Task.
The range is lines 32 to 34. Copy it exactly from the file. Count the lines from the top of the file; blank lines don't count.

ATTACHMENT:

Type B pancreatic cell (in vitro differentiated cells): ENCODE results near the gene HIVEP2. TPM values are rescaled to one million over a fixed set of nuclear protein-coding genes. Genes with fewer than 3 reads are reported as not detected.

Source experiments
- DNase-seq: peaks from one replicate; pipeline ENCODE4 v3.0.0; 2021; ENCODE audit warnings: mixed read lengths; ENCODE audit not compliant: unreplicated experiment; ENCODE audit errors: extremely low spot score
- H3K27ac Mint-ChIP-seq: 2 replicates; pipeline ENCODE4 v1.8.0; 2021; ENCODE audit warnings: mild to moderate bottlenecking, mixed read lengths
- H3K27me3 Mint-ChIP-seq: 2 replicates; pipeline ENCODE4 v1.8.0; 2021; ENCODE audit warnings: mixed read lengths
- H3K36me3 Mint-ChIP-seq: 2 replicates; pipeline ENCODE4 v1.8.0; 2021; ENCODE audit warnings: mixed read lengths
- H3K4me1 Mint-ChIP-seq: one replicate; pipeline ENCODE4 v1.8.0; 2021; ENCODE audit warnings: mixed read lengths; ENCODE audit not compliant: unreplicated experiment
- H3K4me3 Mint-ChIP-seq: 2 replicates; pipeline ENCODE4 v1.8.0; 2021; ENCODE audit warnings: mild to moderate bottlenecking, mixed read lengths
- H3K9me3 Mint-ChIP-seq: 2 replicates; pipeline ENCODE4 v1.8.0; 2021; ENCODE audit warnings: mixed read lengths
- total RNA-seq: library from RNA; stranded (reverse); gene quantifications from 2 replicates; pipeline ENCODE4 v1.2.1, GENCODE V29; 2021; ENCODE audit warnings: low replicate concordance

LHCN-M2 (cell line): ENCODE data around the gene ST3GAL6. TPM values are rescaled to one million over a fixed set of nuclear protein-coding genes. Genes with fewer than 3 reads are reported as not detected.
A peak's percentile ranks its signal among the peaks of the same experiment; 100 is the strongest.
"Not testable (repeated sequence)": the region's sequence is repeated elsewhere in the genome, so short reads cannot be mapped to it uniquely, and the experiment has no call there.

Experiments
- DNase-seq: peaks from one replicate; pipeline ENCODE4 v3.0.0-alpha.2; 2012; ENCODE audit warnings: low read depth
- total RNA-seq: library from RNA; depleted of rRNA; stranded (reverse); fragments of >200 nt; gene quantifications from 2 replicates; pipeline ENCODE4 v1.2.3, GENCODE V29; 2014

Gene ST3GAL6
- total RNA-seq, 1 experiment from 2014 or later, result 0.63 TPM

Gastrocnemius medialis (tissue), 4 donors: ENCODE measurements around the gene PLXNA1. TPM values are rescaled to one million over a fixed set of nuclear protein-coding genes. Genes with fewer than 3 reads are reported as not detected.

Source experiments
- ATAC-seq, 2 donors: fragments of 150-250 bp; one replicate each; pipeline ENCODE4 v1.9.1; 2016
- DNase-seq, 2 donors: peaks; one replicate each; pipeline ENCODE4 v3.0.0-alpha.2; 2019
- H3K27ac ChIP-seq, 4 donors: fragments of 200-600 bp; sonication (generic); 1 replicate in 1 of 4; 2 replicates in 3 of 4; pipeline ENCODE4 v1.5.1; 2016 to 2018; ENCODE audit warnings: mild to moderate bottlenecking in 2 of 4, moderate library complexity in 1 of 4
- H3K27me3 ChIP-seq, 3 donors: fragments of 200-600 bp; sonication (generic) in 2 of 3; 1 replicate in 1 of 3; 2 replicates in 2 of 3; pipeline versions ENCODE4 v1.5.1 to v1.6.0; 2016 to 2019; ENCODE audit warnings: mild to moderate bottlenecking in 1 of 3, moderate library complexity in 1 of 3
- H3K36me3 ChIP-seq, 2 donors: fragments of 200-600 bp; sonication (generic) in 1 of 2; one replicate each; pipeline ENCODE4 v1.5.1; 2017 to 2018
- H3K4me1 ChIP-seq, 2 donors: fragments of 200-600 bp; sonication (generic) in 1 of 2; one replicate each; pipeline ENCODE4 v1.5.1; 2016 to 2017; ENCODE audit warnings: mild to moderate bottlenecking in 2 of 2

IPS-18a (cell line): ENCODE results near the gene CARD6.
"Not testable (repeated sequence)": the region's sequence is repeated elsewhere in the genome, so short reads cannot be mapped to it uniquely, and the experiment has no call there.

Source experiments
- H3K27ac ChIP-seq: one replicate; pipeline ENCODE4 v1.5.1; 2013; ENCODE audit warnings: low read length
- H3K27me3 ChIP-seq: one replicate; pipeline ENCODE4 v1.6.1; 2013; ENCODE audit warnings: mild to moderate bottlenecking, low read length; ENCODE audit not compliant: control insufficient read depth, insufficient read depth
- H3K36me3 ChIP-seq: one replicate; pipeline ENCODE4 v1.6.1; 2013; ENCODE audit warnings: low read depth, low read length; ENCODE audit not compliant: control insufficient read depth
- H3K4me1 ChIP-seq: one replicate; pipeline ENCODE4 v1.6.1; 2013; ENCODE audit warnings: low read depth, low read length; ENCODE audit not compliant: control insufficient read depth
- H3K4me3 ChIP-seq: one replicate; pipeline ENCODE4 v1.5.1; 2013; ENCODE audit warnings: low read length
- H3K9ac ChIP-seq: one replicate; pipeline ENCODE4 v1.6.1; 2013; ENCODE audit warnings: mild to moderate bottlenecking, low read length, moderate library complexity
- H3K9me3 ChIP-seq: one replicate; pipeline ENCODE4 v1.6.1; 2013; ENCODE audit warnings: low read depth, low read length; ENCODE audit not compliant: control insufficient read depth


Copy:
- H3K36me3 ChIP-seq: one replicate; pipeline ENCODE4 v1.6.1; 2013; ENCODE audit warnings: low read depth, low read length; ENCODE audit not compliant: control insufficient read depth
- H3K4me1 ChIP-seq: one replicate; pipeline ENCODE4 v1.6.1; 2013; ENCODE audit warnings: low read depth, low read length; ENCODE audit not compliant: control insufficient read depth
- H3K4me3 ChIP-seq: one replicate; pipeline ENCODE4 v1.5.1; 2013; ENCODE audit warnings: low read length